01-18-2011, 12:38 PM
  #5
Yearling
The seats of a Western Saddle are made for specific things that are done on horseback, for instance, a roping saddle is not as deep as say a Cutting Saddle. The roping saddle is made so the roper and get out of it quicker when they have a steer/calf on the lariat. The Cutting Saddle is made to help the rider stay on board. A Pleasure/Trail saddle has a more level seat. Barrel racing saddles have deep seats, also.

I have seen the cardboard cut-out used a lot, but using a wire clothes hanger eliminates the having to mark which side is which. Bend a hanger until it is a straight piece of wire. Then place it over the horse and bend it down to the conformation of the horse. The measuring is the same as when a cardboard cut-out is used.
     
    01-18-2011, 01:31 PM
  #6
Green Broke
A wire coat hangar can be easily mishapen in transport, and you would still need to know right and left side. The R/L marking is so you know how it will sit on your horse. Not all saddle trees are perfectly symetrical and no horse is perfectly semectrical.
     
    01-18-2011, 04:02 PM
  #7
Weanling
A saddle company is sending me a template to use too. I'm not in a hurry so much as I am curious. If I can't find a saddle company willing to trade services, I'm not getting a saddle for awhile... Business is slow going at the moment. :(
     
    01-19-2011, 10:55 PM
  #8
Weanling
(will double post this but wanted to update this one first)

So, I measured Chili today. SEVERAL times. I thought the first couple of times I was just crazy wrong. Most of the saddles I keep looking at have gullets about 6"-7" wide. I've never seen one bigger. Guess I need to start lookin' elsewhere because she is measuring between 9"-11" wide in the gullet, depending on EXACTLY where the new saddle hits. (at the base of/almost at the base of her withers - I tried several different spots and the narrowest was 9" wide). I even tried making the wire (I used a heavier wire than a coat hanger but not much thicker) tighter on her body like snugging up the saddle but STILL it was that wide.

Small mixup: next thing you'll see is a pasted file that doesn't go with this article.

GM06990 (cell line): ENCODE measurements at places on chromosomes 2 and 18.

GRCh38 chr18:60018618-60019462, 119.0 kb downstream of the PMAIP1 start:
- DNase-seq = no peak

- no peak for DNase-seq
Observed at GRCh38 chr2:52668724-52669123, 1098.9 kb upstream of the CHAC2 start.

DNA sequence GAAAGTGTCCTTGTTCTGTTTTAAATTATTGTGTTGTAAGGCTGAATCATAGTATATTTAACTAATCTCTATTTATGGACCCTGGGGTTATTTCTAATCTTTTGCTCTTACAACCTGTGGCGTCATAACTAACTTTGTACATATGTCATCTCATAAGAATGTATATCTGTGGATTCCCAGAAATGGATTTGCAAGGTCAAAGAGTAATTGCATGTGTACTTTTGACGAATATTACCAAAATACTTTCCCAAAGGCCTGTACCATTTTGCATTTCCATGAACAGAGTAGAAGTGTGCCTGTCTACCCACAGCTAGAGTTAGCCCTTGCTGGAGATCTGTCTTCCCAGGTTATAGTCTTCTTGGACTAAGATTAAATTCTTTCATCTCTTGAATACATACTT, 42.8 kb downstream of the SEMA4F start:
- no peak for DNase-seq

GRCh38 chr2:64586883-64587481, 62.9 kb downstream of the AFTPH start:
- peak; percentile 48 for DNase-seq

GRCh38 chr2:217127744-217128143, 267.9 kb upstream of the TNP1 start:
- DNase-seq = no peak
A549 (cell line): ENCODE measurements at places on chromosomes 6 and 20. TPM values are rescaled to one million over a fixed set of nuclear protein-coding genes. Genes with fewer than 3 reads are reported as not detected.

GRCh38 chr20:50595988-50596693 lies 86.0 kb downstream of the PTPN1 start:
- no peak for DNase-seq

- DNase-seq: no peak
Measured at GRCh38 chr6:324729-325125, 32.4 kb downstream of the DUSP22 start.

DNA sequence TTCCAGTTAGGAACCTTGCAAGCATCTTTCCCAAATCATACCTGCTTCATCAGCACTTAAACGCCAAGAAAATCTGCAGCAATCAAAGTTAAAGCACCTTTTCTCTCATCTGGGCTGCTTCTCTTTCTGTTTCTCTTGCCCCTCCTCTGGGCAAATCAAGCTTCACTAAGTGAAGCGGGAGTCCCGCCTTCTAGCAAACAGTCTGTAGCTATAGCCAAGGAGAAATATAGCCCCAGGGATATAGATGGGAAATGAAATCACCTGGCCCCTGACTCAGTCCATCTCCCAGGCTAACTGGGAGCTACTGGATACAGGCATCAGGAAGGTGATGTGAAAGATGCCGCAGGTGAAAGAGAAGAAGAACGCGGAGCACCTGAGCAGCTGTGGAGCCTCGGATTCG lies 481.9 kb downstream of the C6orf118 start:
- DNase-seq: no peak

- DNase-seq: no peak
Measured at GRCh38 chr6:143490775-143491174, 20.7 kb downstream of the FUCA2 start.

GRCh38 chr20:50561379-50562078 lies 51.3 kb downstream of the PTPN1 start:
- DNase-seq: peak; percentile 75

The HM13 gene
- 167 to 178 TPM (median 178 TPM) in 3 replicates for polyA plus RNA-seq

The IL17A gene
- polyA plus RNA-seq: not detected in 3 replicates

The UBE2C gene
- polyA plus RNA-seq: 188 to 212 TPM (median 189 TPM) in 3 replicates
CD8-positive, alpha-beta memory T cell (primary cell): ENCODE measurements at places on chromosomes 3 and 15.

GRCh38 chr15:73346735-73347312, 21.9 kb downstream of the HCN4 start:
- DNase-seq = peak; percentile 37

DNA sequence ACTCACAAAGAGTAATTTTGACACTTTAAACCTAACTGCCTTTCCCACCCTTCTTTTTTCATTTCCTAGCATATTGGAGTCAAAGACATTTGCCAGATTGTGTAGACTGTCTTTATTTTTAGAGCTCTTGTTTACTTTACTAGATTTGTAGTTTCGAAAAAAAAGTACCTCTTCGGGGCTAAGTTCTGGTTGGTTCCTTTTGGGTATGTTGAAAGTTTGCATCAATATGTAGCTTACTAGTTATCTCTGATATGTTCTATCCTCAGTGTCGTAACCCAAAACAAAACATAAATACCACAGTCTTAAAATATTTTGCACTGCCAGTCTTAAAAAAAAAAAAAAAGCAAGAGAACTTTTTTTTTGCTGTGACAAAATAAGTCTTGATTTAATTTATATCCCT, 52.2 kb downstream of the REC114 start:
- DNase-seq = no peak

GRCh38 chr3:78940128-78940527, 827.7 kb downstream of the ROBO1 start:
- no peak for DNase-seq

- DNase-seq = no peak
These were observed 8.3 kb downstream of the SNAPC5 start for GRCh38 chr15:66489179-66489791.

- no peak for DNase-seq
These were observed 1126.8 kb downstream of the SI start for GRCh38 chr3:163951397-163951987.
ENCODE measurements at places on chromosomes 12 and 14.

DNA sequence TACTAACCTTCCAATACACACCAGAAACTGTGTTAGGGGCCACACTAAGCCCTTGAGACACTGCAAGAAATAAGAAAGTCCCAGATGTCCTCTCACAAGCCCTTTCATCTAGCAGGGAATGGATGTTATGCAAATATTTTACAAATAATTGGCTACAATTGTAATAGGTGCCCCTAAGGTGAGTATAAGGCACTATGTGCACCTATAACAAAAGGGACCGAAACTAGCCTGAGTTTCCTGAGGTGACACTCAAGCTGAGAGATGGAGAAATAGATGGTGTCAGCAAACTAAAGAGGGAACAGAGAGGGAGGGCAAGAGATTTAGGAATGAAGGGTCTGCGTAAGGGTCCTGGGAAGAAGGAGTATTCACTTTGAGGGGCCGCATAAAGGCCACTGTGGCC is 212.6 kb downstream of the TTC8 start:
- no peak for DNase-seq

I tried my friend's saddle again - seeing where it fit, how it fit on Chili. Just to get an idea of what was wrong with it. It sits REALLY high in the front and lifts up in the back when you snug it up. (Why didn't I see this when my friend saddled it up for me the one and only time I've ridden in it on her?) I took it off and measured it, wondering just how far off it was... It measured "regular" 6" +/-

Then, I talked to the BO who showed me HER saddles. Guess I should've started with her and taken a closer look at her saddles. OMG they are WIDE in the gullet. I've never seen a saddle that wide!!!! I measured one - an older Billy Cook - and it was EXACTLY how I'd measured Chili !!!!! Nonetheless, I was excited to know at least I've done *something* right with My Chili Girl.
     
    01-19-2011, 11:59 PM
  #9
Super Moderator
Sounds like you are looking at a Full Quarter Horse Bars type saddle tree. That is the widest measurement for off the shelf western saddles. Otherwise, it's a cumstom fit. Or, some saddle makes use other type of rating systems, but most commonly used western saddles have "semi QH bars. Qh bars and Full Qh bars and Arab trees.
Correct me if I am wrong, western people.
     
    01-20-2011, 12:02 AM
  #10
Weanling
Exactly. But as I'$ looking at a saddle site, it says fqhb is only 7" ! ?????